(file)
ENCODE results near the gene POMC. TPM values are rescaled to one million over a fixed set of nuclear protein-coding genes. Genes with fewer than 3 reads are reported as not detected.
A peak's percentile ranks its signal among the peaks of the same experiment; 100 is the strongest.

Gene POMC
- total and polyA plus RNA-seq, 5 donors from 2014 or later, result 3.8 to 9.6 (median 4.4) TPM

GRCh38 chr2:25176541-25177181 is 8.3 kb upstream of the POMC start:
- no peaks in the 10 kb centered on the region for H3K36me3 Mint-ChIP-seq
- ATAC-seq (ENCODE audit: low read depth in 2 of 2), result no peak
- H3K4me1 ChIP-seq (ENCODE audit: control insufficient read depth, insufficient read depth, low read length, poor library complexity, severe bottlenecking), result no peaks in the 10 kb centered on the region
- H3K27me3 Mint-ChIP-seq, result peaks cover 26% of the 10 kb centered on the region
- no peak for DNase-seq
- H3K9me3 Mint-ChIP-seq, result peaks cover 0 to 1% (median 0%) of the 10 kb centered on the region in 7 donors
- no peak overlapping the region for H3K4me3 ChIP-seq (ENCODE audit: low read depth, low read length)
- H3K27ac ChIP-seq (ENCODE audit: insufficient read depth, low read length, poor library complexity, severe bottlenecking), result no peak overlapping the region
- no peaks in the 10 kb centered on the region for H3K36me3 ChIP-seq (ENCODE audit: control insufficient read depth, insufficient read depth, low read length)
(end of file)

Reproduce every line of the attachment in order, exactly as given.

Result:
ENCODE results near the gene POMC. TPM values are rescaled to one million over a fixed set of nuclear protein-coding genes. Genes with fewer than 3 reads are reported as not detected.
A peak's percentile ranks its signal among the peaks of the same experiment; 100 is the strongest.

Gene POMC
- total and polyA plus RNA-seq, 5 donors from 2014 or later, result 3.8 to 9.6 (median 4.4) TPM

GRCh38 chr2:25176541-25177181 is 8.3 kb upstream of the POMC start:
- no peaks in the 10 kb centered on the region for H3K36me3 Mint-ChIP-seq
- ATAC-seq (ENCODE audit: low read depth in 2 of 2), result no peak
- H3K4me1 ChIP-seq (ENCODE audit: control insufficient read depth, insufficient read depth, low read length, poor library complexity, severe bottlenecking), result no peaks in the 10 kb centered on the region
- H3K27me3 Mint-ChIP-seq, result peaks cover 26% of the 10 kb centered on the region
- no peak for DNase-seq
- H3K9me3 Mint-ChIP-seq, result peaks cover 0 to 1% (median 0%) of the 10 kb centered on the region in 7 donors
- no peak overlapping the region for H3K4me3 ChIP-seq (ENCODE audit: low read depth, low read length)
- H3K27ac ChIP-seq (ENCODE audit: insufficient read depth, low read length, poor library complexity, severe bottlenecking), result no peak overlapping the region
- no peaks in the 10 kb centered on the region for H3K36me3 ChIP-seq (ENCODE audit: control insufficient read depth, insufficient read depth, low read length)